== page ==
The Force Headquarters is now preparing to forward Jitoboh’s records to the Police Service Commission to approve his promotion as DIG.
But Jitoboh is not the most-senior AIG from the South-South. Austin Agbonlahor from Edo is scheduled for retirement in August 2021 and should have been the one promoted to replace Ogbizi in the police management team, staff records showed.
The newspaper learnt that the President told Ogbizi that he would be made the next chairman of the EFCC if he agreed to go along with the plan.
A PSC source said the presidency had already informed the commission to expedite Jitoboh’s promotion. But the official said the process would be stalled because there was no basis to circumvent the law to prevent the officer from becoming the next IG.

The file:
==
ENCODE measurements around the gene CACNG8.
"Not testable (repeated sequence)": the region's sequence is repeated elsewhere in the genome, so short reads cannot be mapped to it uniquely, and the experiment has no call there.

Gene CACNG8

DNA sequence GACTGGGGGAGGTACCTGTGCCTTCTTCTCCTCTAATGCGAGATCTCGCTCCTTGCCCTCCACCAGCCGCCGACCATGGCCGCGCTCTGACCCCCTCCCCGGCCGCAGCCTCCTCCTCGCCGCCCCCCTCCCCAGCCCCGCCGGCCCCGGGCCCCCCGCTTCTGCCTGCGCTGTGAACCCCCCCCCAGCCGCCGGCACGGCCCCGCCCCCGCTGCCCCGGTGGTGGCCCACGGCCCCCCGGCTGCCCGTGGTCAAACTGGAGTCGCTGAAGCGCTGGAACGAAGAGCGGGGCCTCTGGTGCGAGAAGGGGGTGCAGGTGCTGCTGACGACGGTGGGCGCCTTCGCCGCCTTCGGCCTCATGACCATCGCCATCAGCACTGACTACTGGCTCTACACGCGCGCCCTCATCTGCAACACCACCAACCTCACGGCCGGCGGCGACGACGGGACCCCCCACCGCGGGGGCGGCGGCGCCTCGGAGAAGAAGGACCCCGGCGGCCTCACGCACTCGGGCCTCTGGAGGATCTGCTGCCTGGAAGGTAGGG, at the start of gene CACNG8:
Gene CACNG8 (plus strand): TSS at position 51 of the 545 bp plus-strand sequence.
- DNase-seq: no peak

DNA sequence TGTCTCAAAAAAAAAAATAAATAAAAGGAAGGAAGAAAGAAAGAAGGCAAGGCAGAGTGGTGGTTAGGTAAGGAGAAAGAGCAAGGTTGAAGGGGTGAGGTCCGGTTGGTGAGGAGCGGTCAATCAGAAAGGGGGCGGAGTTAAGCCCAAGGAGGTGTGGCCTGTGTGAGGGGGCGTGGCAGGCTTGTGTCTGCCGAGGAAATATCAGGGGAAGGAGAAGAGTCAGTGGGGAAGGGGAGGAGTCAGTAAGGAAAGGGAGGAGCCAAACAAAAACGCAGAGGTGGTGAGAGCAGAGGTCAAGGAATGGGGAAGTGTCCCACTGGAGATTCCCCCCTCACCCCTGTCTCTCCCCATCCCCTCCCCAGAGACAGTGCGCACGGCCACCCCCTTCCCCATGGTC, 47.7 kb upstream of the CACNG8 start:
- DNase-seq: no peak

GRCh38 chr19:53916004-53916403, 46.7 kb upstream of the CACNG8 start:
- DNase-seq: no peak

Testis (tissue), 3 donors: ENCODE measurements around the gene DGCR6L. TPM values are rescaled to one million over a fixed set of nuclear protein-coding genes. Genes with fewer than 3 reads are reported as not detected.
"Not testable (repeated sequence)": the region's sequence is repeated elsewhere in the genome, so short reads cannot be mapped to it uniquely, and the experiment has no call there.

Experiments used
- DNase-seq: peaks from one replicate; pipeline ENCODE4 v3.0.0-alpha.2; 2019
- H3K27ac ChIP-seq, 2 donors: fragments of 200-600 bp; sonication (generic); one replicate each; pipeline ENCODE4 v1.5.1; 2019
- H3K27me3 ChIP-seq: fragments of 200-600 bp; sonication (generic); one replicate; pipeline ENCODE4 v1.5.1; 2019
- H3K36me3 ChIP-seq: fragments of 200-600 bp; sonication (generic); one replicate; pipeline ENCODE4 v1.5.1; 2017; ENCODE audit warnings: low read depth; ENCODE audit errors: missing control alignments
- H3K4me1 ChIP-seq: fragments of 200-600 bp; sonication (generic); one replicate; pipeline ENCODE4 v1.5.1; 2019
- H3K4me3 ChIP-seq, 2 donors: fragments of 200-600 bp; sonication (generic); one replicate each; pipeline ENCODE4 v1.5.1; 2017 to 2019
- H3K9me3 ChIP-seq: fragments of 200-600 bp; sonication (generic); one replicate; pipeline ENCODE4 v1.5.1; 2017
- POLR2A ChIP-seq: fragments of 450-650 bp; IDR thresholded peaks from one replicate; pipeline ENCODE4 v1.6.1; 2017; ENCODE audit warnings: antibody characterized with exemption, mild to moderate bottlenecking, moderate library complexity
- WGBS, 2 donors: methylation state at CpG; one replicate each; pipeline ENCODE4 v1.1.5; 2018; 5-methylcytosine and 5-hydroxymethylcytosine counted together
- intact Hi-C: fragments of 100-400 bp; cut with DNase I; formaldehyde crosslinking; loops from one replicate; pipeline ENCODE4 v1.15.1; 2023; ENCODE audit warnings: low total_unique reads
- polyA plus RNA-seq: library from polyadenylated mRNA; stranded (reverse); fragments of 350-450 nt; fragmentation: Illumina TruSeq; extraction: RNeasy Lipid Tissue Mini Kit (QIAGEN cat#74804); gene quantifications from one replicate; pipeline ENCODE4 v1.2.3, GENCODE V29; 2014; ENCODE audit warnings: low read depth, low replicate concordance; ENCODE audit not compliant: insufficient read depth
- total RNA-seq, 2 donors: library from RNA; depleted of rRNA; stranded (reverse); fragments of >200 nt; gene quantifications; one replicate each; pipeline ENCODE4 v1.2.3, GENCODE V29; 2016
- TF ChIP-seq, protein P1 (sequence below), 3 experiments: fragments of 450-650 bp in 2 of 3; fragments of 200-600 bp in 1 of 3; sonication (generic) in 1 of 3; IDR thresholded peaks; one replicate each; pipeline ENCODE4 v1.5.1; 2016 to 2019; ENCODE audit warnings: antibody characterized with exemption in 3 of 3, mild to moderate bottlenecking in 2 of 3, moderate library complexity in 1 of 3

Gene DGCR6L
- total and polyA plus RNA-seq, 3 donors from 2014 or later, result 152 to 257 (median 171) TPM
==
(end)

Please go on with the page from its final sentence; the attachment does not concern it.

Quite frankly, we have no basis for ignoring the law because we want to prevent one man from attaining a position in the police,” a PSC official said. “The fight is currently being fought from within.”
A presidency source confirmed that two meetings had been held over the past week on who would be the next IG, and it was concluded that Jitoboh should be frustrated from getting the position in favour of Galandachi.
“I can confirm that Dasuki Galadanchi is the first option of the president to become the next IG,” the presidency source said under anonymity to comment on an internal matter.
President Buhari’s strong stance against the emergence of Jitoboh follows his pattern of nepotistic appointments into top positions, said police reform activist Okechukwu Nwanguma — considering that northerners appointed by Buhari currently fills top military and national security positions.
“The president must immediately withdraw from this plot, and the police council should also immediately reject it,” Nwanguma said. “An IG whose loyalty would be to the law and the people rather than to one man that created a path for him to emerge.”